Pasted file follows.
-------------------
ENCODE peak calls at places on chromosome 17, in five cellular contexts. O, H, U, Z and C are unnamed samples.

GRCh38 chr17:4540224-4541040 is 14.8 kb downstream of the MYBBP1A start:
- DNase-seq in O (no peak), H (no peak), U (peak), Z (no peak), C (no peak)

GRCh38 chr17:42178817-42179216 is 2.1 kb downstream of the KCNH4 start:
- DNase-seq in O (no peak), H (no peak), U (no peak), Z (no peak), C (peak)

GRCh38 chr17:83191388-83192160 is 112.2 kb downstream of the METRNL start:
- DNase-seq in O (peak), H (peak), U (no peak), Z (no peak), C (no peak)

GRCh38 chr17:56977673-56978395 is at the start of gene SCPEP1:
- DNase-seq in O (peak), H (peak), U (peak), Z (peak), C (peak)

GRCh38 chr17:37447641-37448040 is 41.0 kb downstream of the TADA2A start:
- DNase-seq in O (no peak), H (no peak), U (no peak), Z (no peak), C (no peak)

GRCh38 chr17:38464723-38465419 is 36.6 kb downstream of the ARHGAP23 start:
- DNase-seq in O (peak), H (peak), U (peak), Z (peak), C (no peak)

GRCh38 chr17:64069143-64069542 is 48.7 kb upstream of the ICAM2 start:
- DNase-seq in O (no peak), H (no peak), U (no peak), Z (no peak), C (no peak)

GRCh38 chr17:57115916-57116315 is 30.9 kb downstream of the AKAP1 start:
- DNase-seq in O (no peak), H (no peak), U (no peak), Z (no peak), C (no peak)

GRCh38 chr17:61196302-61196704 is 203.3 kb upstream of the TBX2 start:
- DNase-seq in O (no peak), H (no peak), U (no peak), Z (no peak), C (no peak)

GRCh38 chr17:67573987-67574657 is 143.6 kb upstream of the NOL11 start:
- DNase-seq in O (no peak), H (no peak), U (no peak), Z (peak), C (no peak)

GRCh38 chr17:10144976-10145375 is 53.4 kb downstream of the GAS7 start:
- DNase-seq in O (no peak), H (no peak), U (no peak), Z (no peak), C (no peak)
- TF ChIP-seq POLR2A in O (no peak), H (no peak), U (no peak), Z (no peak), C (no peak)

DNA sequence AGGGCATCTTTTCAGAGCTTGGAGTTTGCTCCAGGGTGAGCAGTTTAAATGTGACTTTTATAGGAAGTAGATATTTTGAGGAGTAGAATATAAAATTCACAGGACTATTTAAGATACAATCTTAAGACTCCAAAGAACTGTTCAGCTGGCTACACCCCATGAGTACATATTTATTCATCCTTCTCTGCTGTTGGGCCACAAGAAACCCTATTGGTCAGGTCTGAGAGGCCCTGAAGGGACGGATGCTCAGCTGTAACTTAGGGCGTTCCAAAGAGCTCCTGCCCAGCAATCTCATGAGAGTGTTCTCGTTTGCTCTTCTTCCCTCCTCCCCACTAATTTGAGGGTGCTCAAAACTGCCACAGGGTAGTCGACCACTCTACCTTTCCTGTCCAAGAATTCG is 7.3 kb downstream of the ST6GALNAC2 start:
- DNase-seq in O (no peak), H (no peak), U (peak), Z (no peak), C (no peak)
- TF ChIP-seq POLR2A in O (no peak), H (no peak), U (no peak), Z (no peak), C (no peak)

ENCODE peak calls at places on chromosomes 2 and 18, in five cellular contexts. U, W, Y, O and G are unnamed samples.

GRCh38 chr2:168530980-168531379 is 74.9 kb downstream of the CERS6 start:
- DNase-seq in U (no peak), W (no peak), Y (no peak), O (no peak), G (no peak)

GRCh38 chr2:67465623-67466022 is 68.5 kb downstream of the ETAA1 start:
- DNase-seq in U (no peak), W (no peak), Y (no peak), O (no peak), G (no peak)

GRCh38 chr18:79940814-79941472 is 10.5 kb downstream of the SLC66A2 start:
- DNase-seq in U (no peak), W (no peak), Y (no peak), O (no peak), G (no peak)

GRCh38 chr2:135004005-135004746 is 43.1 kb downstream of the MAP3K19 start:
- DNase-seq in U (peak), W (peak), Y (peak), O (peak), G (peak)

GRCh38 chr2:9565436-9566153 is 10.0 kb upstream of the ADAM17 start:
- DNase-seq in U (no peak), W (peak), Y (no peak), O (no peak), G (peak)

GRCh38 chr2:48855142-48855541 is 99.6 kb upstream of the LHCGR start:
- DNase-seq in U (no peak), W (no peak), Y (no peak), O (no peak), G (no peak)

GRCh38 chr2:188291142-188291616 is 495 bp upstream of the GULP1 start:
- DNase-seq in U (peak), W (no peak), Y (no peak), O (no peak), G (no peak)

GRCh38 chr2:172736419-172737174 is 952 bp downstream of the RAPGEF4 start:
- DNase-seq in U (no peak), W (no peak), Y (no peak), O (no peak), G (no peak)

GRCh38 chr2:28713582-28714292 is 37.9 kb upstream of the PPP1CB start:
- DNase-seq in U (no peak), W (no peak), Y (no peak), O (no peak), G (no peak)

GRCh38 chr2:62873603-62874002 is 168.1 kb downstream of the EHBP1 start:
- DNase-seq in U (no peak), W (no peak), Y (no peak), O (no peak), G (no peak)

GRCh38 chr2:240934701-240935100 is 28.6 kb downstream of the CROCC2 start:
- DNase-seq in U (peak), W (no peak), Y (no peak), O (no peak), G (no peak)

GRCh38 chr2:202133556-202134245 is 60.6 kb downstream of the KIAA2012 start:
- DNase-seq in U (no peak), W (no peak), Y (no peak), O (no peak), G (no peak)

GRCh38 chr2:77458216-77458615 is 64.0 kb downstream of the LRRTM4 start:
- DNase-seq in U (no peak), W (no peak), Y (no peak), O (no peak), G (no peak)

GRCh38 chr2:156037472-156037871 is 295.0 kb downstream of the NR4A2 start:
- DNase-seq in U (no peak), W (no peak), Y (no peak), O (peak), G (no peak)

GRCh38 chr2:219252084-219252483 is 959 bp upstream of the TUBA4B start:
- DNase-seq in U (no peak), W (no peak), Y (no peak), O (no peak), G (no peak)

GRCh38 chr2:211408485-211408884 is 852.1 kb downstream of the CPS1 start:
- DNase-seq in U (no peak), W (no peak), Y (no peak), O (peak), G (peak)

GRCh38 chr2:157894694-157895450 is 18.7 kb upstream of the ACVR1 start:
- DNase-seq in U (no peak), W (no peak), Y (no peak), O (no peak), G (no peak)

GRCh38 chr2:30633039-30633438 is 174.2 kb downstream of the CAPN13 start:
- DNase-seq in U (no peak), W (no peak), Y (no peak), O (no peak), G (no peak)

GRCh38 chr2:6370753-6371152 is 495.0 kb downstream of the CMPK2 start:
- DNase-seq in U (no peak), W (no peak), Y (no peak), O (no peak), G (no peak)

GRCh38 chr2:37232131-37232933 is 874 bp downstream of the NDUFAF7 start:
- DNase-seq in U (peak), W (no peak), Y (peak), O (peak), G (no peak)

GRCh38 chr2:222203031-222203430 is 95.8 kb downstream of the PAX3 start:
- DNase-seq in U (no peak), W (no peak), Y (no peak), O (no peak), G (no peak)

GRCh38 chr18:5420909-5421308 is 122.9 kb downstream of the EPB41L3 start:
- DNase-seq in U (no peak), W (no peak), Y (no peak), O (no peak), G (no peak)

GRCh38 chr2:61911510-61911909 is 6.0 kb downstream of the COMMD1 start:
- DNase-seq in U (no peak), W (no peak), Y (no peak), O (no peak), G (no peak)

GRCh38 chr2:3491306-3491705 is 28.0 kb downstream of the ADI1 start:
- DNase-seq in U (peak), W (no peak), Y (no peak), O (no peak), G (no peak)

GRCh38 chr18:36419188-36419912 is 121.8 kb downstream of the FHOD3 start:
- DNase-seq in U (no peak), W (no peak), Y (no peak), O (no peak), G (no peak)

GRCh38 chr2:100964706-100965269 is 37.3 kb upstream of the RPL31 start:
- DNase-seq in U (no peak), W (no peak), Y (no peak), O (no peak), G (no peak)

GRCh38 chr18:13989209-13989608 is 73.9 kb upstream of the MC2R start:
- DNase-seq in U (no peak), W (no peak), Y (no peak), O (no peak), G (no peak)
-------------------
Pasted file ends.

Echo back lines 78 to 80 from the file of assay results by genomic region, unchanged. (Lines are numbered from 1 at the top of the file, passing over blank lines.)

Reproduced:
- DNase-seq in U (no peak), W (no peak), Y (no peak), O (no peak), G (no peak)

GRCh38 chr2:100964706-100965269 is 37.3 kb upstream of the RPL31 start:
- DNase-seq in U (no peak), W (no peak), Y (no peak), O (no peak), G (no peak)